Lawn Inversion

Hello all,
I've got a lawn, about 50' x 70'. It's more than half weeds, despite several years of half-hearted spraying and picking. The grade is wrong; it slopes to the middle of the yard.
So basically I want to start anew. My intended course of action is to flip over the lawn (after the fall) by shovel to a depth of 8" (so that no weeds return). Then bring in topsoil and grade. Leave over the winter for further settling. In the spring, fix any holes caused by settling and then seed.
This is a major project, so I would really appreciate any suggestions.
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I wouldn't leave it all winter without planting something, and that something may as well be grass. You risk erosion if you leave it bare and I can't think of any positive things that will come from a bare lawn. No matter what you do, you will end up with some weeds. I'm not sure you need to go down 8 inches, but its your lawn. I would kill off the grass with Roundup, correct the grade, cultivate the surface slightly, seed, cover, and keep moist. Fall is a good time in most areas, so you can start the prep in late summer. Next spring, be sure to apply some pre-emergent herbicide because there will be weed seeds that will germinate otherwise.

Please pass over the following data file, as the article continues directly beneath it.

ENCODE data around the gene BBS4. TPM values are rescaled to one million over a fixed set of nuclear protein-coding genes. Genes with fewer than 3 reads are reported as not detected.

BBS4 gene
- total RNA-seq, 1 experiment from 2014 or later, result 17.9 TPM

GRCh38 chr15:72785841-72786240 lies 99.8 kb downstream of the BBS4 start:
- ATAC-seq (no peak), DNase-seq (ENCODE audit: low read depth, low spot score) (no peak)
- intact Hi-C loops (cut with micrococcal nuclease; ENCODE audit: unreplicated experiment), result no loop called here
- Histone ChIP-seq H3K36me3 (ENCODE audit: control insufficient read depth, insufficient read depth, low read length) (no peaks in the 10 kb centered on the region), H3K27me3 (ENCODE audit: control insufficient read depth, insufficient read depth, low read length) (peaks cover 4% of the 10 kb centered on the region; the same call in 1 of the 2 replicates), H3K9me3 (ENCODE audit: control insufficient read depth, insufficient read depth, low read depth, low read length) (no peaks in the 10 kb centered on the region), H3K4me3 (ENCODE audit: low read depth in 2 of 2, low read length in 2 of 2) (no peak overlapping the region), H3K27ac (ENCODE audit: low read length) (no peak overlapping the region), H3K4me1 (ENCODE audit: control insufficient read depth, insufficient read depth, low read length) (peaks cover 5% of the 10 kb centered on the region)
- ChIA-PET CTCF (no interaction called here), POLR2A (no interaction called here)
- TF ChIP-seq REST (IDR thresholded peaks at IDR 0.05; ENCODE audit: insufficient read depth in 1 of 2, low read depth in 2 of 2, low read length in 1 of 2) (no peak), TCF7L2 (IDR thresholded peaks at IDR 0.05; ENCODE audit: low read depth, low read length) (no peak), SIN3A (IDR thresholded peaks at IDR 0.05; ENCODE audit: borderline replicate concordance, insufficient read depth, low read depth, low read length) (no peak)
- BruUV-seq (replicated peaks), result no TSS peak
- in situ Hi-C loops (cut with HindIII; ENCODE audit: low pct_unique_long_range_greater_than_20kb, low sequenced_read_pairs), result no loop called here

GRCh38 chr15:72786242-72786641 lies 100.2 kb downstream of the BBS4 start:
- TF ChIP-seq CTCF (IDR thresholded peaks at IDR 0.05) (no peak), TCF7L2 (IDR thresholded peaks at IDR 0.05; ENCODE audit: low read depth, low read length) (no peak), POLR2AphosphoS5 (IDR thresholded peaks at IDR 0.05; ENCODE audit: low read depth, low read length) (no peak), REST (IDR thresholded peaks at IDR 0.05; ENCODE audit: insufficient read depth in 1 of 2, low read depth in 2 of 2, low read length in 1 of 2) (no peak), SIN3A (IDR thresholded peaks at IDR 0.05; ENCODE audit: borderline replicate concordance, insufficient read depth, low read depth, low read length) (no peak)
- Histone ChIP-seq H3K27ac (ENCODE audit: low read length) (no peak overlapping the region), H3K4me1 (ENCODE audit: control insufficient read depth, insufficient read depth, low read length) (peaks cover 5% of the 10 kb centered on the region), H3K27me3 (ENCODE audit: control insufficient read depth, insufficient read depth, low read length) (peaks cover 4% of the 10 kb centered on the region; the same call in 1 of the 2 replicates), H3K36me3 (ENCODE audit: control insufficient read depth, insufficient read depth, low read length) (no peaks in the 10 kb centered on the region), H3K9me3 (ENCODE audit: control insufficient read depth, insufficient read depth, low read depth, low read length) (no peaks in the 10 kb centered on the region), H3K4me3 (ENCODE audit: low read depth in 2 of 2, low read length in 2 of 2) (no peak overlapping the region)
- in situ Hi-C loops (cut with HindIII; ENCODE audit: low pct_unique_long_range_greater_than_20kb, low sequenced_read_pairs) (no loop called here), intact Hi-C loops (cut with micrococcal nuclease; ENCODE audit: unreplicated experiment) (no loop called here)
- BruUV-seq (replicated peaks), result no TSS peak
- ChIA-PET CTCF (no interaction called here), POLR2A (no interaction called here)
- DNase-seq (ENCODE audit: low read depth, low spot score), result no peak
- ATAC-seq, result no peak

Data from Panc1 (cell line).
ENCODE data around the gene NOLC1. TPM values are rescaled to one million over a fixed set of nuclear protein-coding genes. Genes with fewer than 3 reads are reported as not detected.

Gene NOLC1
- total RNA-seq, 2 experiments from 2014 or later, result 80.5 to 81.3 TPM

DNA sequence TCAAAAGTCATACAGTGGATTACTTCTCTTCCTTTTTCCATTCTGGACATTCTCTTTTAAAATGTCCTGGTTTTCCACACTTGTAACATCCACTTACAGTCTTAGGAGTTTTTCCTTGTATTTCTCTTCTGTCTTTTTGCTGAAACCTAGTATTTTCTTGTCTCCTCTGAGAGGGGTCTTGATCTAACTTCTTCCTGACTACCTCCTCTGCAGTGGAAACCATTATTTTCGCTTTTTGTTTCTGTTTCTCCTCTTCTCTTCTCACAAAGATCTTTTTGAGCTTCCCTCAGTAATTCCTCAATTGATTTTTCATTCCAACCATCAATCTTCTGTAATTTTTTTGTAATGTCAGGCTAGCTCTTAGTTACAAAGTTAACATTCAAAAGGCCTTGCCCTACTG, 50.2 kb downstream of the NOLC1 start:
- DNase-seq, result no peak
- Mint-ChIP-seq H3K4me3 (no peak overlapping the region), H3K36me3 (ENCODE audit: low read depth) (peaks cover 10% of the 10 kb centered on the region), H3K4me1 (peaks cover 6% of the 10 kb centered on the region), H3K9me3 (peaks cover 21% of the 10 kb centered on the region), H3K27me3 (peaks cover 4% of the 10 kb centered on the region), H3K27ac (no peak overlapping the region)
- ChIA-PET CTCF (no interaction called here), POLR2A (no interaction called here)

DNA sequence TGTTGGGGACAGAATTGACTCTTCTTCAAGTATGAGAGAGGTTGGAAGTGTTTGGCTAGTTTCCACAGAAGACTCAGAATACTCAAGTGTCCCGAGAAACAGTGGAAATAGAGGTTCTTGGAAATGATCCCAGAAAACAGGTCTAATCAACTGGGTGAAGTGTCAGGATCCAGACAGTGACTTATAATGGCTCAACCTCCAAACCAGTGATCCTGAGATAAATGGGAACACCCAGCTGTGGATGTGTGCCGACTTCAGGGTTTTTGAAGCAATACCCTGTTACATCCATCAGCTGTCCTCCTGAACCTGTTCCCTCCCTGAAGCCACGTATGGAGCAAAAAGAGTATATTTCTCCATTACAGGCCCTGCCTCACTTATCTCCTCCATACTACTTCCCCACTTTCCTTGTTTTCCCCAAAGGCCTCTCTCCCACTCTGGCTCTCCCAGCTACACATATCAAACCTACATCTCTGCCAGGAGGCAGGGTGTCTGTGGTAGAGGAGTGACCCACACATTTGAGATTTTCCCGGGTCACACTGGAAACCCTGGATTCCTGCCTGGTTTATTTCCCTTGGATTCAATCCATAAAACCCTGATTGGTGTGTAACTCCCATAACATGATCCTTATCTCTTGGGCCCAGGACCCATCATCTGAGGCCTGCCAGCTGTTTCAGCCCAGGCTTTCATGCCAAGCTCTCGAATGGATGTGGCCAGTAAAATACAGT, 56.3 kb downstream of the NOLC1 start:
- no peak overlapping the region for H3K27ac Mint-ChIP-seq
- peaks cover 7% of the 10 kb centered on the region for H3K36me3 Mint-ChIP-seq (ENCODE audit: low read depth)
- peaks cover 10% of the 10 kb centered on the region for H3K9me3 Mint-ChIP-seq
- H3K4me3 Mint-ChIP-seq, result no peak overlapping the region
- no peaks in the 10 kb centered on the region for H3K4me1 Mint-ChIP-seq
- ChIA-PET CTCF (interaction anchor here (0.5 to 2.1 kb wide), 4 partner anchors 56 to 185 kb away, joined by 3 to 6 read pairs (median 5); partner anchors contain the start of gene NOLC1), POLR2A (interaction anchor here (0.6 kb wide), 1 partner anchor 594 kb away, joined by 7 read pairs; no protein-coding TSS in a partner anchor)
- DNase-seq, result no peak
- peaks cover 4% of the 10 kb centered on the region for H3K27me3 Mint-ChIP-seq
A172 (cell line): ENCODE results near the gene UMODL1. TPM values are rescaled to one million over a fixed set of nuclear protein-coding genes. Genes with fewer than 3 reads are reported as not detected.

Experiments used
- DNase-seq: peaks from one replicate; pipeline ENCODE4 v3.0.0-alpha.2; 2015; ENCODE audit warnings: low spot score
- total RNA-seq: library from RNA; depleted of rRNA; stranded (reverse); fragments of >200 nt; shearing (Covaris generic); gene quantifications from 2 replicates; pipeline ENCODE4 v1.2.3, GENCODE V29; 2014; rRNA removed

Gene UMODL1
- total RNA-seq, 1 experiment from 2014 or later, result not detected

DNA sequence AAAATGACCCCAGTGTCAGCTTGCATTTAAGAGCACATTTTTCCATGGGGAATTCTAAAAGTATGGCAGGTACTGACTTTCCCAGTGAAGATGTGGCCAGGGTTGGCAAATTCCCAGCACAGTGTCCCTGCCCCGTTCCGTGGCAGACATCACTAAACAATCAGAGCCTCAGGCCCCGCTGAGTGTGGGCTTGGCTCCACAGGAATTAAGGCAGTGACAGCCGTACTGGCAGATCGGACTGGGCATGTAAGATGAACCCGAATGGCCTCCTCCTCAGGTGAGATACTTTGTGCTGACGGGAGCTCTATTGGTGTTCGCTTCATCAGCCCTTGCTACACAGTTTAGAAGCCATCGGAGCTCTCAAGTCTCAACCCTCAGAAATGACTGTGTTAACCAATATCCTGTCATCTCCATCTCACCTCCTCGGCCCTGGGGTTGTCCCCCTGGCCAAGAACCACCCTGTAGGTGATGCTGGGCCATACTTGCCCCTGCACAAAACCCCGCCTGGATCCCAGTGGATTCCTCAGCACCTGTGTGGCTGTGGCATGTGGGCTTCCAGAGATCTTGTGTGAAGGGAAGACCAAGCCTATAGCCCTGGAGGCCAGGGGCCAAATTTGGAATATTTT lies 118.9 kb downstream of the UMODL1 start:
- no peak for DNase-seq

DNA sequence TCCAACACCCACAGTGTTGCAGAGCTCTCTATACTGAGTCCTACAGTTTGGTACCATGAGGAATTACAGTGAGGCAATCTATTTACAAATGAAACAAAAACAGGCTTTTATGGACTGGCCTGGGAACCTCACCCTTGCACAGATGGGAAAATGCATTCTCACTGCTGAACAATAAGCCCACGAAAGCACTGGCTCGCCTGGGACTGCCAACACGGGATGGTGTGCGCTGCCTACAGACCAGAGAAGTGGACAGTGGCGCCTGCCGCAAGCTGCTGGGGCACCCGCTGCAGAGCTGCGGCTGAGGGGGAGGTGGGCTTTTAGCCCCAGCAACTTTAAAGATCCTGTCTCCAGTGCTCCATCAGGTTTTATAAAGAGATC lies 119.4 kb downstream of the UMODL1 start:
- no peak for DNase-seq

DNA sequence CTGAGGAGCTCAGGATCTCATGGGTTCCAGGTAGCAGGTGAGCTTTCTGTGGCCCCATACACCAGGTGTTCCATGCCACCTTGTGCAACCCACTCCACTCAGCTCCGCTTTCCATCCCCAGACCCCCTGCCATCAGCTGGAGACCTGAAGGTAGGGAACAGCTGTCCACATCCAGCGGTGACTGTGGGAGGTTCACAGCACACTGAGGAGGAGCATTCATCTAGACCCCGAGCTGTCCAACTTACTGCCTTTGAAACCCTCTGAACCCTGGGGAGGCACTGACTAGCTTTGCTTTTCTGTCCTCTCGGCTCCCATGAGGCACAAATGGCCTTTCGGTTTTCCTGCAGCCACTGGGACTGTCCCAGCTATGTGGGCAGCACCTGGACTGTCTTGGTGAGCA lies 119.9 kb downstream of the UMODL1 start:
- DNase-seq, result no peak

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If I use Roundup (will this endanger bordering hedges and shrubs?), should I add new topsoil directly on the dead grass, or first till?

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You have no plans to plant anything even remotely edible on our near the treated area in the future, right?

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Roundup has to be applied to growing, green parts of plants to kill them. If you spray the leaves of the hedge, it will probably kill the leaves and MIGHT kill the hedge. Therefore, you have to be careful not to spray on windy days and you have to be careful. I would shield the hedge with some cardboard if there is a question. I won't kill things by from soil contact. Always read the directions before using garden chemicals I would till the entire area and rake to remove large clumps and stones. Then I would add soil and level. You can LIGHTLY roll the area and then seed. As someone mentioned, you can rent a sod cutter to removed the existing lawn and that will eliminate the need for chemicals.